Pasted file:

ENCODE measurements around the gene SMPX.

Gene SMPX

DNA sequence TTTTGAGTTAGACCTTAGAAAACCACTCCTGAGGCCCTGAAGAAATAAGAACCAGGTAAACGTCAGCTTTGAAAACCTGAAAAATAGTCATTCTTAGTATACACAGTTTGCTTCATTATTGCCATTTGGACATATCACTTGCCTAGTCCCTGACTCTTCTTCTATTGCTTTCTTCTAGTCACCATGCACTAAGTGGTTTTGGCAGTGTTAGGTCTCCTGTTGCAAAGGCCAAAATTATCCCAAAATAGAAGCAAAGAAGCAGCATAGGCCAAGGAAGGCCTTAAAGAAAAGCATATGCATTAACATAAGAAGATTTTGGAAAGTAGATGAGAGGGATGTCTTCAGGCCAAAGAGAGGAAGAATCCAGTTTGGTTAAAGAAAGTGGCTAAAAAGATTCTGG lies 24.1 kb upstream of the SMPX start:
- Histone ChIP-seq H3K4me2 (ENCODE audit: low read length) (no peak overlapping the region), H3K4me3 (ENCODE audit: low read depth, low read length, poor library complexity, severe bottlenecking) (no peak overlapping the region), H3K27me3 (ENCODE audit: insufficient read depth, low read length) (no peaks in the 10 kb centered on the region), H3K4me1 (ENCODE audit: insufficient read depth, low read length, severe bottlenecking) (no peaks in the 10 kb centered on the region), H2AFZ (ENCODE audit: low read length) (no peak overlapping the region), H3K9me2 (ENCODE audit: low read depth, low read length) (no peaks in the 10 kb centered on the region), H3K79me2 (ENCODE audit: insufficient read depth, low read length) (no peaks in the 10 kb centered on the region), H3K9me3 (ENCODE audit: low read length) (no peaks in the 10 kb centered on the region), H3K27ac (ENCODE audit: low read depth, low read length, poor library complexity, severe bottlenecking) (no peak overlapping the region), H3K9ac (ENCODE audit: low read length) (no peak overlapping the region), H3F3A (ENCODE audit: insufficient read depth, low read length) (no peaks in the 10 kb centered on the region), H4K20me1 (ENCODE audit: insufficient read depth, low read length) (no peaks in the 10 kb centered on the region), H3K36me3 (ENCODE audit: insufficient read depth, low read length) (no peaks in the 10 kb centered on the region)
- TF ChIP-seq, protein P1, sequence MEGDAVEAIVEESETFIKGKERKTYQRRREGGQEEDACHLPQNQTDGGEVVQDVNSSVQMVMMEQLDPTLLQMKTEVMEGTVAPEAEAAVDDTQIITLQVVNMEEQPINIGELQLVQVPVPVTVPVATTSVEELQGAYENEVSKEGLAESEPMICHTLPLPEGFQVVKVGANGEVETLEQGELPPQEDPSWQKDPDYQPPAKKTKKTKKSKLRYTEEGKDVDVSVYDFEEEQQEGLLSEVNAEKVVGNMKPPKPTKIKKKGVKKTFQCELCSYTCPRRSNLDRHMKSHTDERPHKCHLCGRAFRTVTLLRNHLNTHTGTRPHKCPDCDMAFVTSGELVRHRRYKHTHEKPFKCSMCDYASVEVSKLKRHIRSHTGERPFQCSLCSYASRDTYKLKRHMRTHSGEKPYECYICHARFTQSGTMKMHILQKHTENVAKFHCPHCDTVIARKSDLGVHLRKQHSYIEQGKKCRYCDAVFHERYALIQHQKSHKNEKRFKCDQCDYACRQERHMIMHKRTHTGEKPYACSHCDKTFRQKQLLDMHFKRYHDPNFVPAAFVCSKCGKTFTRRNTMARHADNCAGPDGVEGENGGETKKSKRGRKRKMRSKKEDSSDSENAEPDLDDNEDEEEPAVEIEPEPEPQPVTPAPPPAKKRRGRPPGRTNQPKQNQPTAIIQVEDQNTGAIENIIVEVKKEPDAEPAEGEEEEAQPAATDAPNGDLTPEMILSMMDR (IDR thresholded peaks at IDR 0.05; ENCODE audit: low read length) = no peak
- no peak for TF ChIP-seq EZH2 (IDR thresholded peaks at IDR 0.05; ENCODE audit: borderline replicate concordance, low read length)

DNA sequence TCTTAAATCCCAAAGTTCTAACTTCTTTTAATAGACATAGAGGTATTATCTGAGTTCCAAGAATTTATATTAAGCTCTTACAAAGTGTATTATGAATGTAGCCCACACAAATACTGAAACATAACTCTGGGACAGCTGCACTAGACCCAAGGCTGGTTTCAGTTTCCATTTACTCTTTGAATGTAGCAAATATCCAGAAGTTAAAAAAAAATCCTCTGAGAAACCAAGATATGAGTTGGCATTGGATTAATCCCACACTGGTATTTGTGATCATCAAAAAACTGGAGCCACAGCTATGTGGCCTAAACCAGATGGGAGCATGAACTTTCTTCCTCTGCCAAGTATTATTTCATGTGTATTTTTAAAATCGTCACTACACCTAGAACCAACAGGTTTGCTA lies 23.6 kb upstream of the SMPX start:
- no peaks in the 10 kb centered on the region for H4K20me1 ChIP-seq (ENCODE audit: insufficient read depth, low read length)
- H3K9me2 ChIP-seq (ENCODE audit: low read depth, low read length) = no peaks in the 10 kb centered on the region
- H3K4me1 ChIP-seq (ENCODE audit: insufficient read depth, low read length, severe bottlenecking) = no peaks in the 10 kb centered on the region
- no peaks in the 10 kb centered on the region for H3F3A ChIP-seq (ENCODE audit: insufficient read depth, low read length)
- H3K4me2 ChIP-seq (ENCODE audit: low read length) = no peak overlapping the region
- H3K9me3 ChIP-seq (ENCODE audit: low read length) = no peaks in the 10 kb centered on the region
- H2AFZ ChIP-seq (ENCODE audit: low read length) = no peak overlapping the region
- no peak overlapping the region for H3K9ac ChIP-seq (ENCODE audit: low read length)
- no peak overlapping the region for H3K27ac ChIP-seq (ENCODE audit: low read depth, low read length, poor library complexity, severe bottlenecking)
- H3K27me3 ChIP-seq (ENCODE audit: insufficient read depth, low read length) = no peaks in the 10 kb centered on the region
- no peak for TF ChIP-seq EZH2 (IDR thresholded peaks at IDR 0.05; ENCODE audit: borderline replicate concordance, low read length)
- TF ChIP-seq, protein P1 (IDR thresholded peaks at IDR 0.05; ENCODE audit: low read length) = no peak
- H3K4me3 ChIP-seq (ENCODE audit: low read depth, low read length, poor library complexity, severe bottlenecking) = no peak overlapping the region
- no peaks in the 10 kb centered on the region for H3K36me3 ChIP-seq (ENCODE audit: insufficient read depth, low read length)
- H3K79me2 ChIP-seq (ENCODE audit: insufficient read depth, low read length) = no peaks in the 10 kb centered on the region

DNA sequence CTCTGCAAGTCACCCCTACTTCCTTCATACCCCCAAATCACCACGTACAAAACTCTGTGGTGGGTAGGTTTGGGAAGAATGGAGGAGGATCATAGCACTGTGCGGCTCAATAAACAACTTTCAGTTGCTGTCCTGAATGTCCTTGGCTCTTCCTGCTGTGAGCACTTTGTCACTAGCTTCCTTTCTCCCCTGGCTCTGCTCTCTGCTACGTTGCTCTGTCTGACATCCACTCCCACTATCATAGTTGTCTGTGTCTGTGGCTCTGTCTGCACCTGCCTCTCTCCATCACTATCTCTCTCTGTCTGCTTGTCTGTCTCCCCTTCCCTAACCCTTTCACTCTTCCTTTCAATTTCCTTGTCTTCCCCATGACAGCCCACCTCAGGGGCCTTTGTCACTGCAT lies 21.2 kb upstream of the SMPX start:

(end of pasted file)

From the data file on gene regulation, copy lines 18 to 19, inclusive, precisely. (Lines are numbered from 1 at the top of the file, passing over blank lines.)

- no peak for TF ChIP-seq EZH2 (IDR thresholded peaks at IDR 0.05; ENCODE audit: borderline replicate concordance, low read length)
- TF ChIP-seq, protein P1 (IDR thresholded peaks at IDR 0.05; ENCODE audit: low read length) = no peak